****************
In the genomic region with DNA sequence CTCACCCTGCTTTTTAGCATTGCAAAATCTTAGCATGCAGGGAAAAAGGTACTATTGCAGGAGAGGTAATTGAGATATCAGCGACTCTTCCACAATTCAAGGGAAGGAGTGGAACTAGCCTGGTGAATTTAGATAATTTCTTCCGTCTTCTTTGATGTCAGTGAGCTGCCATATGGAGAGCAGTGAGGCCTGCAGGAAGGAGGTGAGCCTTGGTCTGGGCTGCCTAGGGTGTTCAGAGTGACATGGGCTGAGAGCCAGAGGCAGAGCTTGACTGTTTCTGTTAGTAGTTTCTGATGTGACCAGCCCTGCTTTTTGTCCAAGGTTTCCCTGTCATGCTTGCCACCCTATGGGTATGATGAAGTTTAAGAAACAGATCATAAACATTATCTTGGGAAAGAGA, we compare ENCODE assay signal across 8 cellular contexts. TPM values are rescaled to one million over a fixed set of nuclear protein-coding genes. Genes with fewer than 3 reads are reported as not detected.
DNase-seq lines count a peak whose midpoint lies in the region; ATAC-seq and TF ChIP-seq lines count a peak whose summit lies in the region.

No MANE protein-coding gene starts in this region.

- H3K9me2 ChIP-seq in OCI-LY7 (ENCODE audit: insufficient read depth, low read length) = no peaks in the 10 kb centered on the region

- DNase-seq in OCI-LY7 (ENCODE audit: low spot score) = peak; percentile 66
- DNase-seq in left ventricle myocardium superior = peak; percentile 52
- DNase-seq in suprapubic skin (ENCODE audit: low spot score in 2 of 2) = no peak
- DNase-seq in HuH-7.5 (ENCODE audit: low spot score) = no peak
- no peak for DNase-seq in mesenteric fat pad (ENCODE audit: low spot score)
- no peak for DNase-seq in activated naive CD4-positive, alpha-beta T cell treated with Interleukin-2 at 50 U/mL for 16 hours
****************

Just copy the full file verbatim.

In the genomic region with DNA sequence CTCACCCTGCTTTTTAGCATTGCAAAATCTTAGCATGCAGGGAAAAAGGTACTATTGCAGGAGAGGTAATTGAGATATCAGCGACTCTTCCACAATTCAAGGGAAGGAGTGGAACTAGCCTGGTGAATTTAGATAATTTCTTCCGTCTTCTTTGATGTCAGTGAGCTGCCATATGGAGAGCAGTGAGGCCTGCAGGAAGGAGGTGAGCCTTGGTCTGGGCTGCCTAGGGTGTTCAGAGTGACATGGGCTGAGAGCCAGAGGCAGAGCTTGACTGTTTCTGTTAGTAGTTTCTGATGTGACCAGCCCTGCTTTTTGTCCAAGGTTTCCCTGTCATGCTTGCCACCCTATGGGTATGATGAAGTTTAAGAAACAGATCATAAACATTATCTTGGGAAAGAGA, we compare ENCODE assay signal across 8 cellular contexts. TPM values are rescaled to one million over a fixed set of nuclear protein-coding genes. Genes with fewer than 3 reads are reported as not detected.
DNase-seq lines count a peak whose midpoint lies in the region; ATAC-seq and TF ChIP-seq lines count a peak whose summit lies in the region.

No MANE protein-coding gene starts in this region.

- H3K9me2 ChIP-seq in OCI-LY7 (ENCODE audit: insufficient read depth, low read length) = no peaks in the 10 kb centered on the region

- DNase-seq in OCI-LY7 (ENCODE audit: low spot score) = peak; percentile 66
- DNase-seq in left ventricle myocardium superior = peak; percentile 52
- DNase-seq in suprapubic skin (ENCODE audit: low spot score in 2 of 2) = no peak
- DNase-seq in HuH-7.5 (ENCODE audit: low spot score) = no peak
- no peak for DNase-seq in mesenteric fat pad (ENCODE audit: low spot score)
- no peak for DNase-seq in activated naive CD4-positive, alpha-beta T cell treated with Interleukin-2 at 50 U/mL for 16 hours